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Ohlund Making the Most of His New Role

by Mark Pukalo / Tampa Bay Lightning

The Lightning had everything going January 12 against the Washington Capitals at the St. Pete Times Forum. They finished with a 3-0 victory, but it could have been more. They were in complete control.

Others had goals, points, and Dwayne Roloson had a shutout. But it was defenseman Mattias Ohlund who set the tone with some big hits, while disrupting the Capitals’ top lines all night. When the No. 1 star was announced, it was Ohlund who skated out.

Ohlund, 34, is not the offensive-leaning defenseman who scored 47 goals in four seasons with Vancouver anymore. But he can still make a major impact on a game as a defensive stopper with his physical play and intelligence.

“He’s had a year to digest it,” Lightning coach Guy Boucher said. “The first thing he told me is ‘I understand that my role in the NHL has probably changed,’ and he wants to make the best of it. I'm sure it's difficult to accept as the years go on, as you get older, that sometimes your role’s got to change. But a lot of guys have done it, done it well, and I think he has. The fact that he’s one of our top leaders in that room takes a lot out of him, but he embraces it.”

Ohlund had 93 goals in 770 games in Vancouver before signing a seven-year contract with the Lightning July 1, 2009. He had a career-best 14 goals in 2003-04 and a career-best 36 points in 2001-02, getting a lot of power-play time.

The veteran of four Olympic Games and a World Cup for his native Sweden, who reached the 900-game mark March 22, has yet to score a goal for Tampa Bay. But he has filled the highlight film with bone-crushing hits, tied for the team lead in blocks last season and is second on the team in hits and blocks this season.

“The one thing that has changed the last three years for me is I’m not skating as I did when I was younger,” Ohlund said. “That makes it a little challenging to create offense. I’d like to score 30-plus points like I did for a lot of years. But I’m very happy with the role I have here. I’m having more fun playing today than I did in my mid 20s.”

Ohlund said his first season in Tampa Bay was a disappointment for everyone. He was not pleased with his performance.

This season started with an injury. Ohlund missed the first eight games. In his first game back, he played just 12:14 against Pittsburgh. But he was on the ice in the final minutes, preserving a one-goal lead, before Marty St. Louis sealed a 5-3 victory with 31 seconds left.

“Going through tough stretches makes you appreciate this season so much more,” Ohlund said. “That’s one thing you learn after you’ve been in this league for a few years. Whether it’s a good day or a bad day, you’re going to learn from it.”

Boucher calls Ohlund a gentleman and team-oriented guy, and said even the older guys look to his calm demeanor.

“He never talks for nothing,” Boucher said. “But when he says something, it’s the right thing at the right time for the right reasons. I think people were expecting an offensive guy last year. For us, we know what he is at this stage of his career. He’s a shutdown guy that plays penalty kill and will lead the defense with his attitude.”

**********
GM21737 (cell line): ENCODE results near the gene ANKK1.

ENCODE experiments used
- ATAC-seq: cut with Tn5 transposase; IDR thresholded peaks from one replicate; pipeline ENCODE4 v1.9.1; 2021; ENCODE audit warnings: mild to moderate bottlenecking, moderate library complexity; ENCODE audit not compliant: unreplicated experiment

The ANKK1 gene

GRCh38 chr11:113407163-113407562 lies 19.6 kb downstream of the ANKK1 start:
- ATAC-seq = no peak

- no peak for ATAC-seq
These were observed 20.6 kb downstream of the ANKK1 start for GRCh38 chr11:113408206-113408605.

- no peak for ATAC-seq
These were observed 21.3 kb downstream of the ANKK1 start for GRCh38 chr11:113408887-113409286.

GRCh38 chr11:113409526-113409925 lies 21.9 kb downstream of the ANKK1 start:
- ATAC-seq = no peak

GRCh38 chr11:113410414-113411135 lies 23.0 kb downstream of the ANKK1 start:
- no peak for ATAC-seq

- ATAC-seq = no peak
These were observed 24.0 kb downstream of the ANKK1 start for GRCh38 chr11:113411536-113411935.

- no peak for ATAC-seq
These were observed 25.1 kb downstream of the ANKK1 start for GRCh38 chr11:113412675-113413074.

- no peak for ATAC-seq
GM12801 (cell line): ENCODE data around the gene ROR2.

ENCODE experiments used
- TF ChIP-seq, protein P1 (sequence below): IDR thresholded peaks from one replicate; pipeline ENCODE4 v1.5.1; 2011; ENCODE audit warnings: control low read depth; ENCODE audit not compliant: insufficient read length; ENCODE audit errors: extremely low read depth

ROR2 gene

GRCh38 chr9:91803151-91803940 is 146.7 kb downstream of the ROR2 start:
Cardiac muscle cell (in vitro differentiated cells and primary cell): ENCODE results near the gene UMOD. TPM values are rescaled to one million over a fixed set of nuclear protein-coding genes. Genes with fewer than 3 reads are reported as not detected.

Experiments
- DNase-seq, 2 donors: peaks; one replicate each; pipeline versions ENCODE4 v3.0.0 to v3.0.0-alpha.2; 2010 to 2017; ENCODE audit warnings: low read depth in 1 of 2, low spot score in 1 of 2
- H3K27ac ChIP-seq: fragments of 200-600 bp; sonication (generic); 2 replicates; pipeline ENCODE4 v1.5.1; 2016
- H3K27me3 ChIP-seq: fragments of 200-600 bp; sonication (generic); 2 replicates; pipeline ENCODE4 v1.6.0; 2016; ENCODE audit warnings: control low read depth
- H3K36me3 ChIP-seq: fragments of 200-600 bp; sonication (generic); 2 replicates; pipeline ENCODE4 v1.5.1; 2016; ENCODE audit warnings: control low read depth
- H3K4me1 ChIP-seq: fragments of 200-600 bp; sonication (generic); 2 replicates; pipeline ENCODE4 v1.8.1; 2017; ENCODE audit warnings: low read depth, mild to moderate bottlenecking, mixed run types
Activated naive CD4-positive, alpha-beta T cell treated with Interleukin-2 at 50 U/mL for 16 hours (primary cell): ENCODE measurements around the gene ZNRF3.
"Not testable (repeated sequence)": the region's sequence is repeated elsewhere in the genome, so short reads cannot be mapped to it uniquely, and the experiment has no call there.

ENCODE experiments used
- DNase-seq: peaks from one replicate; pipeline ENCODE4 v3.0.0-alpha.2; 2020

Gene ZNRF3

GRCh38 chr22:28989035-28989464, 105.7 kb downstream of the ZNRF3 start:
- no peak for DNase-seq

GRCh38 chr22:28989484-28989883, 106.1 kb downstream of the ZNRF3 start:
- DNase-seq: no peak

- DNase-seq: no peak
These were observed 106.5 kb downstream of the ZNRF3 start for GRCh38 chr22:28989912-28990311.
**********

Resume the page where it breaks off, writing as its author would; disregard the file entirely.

Ohlund had four hits in the game against Washington, Jan. 12. One sent offensive defenseman Mike Green crumbling to the ice. Green had one shot in the game.

Whether it is a simple check to dislodge the puck or highlight-film hits like he delivered to Phil Kessel and Henrik Zetterberg last season, it has always been part of Ohlund’s game.

“The rest of my game usually comes together pretty good when I have that mindset to be aggressive and physical,” said Ohlund, 6 foot 4, 230 pounds. “There’s a time and a place [for a big hit]. But there’s a lot of other things to playing good defense like getting the stick on puck, positioning. But I need to use my size to be successful.”

Ohlund has had an influence on the young defensemen in the room, in particular fellow Swede Victor Hedman and Mike Lundin, who has been paired with him a lot in the last year.

Hedman continues to pick up new things from Ohlund every day.

“It’s the small things he does in the defensive zone,” Hedman said. “How he lines up, how he reads the game, not getting rid of the puck just because you’re going to get hit. I just try to learn from him.

“I’ve got the same passion. Getting up in age, he still has the drive. Just to see the battle level he brings, makes you really want to work hard for him and for the team all the time.”

Lundin came up from the minor leagues just before the midway point last season. Most agreed Lundin was the team’s top defenseman last season, playing just 49 games – most with Ohlund.

“The big thing I learned from him is communication,” Lundin said. “He always tells me ‘I want to hear you talk. I didn’t hear you last shift.’ He’s talking to forwards, the goalie. It’s amazing how much that helps and how much that calms things down in your zone. We might be running around, he’s got a broken stick, but he’s still calm. He’s winning all the little battles. You’d think they’d be 50-50, but he wins 90 percent of them.”

Ohlund has nine goals and 28 points in 52 career playoff games. As the regular season winds down and the intensity rises, Ohlund’s experience will be a big asset.

“Every game is important, every minute means something,” Ohlund said. “This should be the most fun you have in the year.”

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